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Re: XSchema integration, responsiveness, and a good solution to the problem

From: Jonathan Robie <jonathan.robie@datadirect-technologies.com>
Date: Thu, 24 Oct 2002 14:36:23 -0400
Message-Id: <>
To: Tim Bray <tbray@textuality.com>
Cc: "Kay, Michael" <Michael.Kay@softwareag.com>, public-qt-comments@w3.org

At 08:35 PM 10/23/2002 -0400, Tim Bray wrote:
>Jonathan Robie wrote:
>>Most of this functionality is
>>implied by the requirements in our original requirements document, which
>>was first published in January 2000 [2]. There was strong agreement in
>>the Working Group to accept these use cases, and we have been proceeding
>>on this basis ever since then. The only major functionality added to the
>>use cases since then is support for W3C XML Schema - we now have a use
>>case that illustrates this functionality [3],
>... ah, I see we are in agreement then.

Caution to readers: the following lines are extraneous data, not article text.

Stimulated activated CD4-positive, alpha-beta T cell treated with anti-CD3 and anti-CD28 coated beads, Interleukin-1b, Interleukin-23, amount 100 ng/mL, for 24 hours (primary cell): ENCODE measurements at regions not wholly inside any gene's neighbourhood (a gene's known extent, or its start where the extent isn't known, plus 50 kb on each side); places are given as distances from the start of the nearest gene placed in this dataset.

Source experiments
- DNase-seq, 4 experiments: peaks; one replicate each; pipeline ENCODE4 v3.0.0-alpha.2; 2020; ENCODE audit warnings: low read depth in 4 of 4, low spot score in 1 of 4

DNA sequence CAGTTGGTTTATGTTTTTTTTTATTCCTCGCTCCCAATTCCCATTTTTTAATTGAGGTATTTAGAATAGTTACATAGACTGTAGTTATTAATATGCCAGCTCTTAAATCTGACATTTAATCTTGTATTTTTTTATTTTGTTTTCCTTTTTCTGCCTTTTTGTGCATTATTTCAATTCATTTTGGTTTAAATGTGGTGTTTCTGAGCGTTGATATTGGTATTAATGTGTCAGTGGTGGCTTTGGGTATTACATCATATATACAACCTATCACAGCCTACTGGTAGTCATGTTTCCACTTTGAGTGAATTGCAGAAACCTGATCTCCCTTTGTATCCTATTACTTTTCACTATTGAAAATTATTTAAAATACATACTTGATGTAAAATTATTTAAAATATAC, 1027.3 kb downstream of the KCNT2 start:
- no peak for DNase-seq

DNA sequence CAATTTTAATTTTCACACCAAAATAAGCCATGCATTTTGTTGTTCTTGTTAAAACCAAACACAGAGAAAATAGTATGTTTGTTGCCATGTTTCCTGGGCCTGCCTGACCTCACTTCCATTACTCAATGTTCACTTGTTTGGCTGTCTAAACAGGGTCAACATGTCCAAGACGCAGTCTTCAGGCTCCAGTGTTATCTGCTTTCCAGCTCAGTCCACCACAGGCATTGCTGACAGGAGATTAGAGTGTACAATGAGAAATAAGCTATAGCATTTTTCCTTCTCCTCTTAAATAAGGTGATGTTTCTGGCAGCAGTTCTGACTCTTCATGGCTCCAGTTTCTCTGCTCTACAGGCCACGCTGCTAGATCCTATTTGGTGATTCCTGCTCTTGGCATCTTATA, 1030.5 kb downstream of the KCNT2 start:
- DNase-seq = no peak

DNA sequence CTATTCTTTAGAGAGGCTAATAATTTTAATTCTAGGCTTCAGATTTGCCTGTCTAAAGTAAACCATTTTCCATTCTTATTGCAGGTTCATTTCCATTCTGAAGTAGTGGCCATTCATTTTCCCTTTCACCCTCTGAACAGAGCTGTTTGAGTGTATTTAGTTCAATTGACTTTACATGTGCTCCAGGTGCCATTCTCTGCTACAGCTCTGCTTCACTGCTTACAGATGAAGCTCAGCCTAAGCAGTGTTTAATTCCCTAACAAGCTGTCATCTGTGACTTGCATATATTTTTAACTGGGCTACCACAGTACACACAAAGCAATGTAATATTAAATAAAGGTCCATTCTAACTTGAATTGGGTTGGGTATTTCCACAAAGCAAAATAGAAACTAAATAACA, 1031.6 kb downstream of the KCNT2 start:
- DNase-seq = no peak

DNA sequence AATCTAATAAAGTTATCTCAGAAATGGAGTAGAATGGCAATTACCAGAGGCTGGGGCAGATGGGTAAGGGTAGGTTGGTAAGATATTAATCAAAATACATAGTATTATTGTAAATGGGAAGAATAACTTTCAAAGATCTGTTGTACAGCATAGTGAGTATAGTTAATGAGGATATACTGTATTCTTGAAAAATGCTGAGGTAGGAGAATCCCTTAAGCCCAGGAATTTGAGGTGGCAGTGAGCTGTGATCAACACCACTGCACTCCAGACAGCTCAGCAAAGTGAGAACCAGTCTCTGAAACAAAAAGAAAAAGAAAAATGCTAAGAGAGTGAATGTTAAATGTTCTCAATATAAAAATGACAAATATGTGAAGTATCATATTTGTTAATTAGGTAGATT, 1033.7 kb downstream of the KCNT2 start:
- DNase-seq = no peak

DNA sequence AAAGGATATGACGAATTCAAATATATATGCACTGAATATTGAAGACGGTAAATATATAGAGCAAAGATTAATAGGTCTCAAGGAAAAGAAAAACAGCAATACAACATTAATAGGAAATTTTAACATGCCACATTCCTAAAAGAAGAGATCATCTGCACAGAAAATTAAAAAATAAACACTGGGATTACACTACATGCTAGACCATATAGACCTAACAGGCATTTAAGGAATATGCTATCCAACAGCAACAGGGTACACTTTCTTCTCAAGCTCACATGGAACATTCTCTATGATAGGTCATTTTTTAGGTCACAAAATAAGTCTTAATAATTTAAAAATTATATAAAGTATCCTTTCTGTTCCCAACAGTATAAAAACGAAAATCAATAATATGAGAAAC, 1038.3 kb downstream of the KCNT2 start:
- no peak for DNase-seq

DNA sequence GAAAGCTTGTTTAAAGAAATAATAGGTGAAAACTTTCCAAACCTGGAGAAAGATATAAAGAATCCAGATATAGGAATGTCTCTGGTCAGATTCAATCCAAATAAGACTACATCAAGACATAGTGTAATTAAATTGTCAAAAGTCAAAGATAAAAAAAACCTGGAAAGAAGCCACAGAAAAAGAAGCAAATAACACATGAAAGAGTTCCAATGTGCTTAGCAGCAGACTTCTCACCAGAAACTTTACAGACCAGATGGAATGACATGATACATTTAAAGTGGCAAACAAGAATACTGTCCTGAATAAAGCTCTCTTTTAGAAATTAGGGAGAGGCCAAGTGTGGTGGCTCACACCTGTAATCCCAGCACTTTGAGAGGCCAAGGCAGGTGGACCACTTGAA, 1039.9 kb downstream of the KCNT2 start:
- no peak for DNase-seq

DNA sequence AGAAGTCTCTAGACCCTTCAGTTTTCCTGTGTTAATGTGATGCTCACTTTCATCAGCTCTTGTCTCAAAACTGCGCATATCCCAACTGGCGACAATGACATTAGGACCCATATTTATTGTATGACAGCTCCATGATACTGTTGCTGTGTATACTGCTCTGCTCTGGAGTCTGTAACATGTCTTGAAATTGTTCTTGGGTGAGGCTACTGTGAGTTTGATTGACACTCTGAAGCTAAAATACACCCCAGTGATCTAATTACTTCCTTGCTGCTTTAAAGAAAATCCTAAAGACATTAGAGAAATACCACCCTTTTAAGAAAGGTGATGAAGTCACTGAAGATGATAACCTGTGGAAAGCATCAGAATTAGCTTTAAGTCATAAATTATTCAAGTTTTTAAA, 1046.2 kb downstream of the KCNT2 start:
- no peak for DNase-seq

Yes, we had formal requirements to support XML Schema in our requirements 
document all along, but we did not have use cases to illustrate this. I 
agree with you that requirements should be illustrated by use cases, but in 
this imperfect world, we did not have a use case for strongly typed data 
until the current draft.

>>In your latest message on the XML Query Comments list, you indicate that
>>your preferred solution would be to ship Basic XQuery, which basically
>>leaves out support for W3C XML Schema complex types. I am assuming that
>>most of the complexity you are talking about here involves support for
>>complex types and the static semantics associated with this. Is that true?
>Indeed.  It would be an unalloyed blessing for the community, for users, 
>for vendors, and for the XQuery WG to move XQuery Basic to last call 
>forthwith and release it as XQuery 1.0 - with a bit of work you should be 
>able to get to Recommendation approximately a year earlier than if you 
>proceed with support for all the complex-type rocket science.

That was probably true at the time we got started, but I doubt that it's 
true now. I suspect that we are at the point that we will be done faster by 
moving ahead in our current direction than by trying to rip out complex 
types. Many of us think we can now see the light at the end of the tunnel.